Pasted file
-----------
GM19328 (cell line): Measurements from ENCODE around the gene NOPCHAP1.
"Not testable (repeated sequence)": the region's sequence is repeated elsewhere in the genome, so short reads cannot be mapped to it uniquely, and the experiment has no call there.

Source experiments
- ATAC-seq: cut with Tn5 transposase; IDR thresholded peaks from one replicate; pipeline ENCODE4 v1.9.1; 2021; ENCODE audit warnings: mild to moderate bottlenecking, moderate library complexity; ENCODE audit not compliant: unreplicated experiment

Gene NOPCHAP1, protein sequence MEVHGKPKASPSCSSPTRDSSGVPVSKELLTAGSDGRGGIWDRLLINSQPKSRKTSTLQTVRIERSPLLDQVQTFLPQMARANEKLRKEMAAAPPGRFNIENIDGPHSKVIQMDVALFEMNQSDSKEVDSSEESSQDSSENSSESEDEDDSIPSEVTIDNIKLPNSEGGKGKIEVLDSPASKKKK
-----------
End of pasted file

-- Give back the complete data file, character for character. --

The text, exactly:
GM19328 (cell line): Measurements from ENCODE around the gene NOPCHAP1.
"Not testable (repeated sequence)": the region's sequence is repeated elsewhere in the genome, so short reads cannot be mapped to it uniquely, and the experiment has no call there.

Source experiments
- ATAC-seq: cut with Tn5 transposase; IDR thresholded peaks from one replicate; pipeline ENCODE4 v1.9.1; 2021; ENCODE audit warnings: mild to moderate bottlenecking, moderate library complexity; ENCODE audit not compliant: unreplicated experiment

Gene NOPCHAP1, protein sequence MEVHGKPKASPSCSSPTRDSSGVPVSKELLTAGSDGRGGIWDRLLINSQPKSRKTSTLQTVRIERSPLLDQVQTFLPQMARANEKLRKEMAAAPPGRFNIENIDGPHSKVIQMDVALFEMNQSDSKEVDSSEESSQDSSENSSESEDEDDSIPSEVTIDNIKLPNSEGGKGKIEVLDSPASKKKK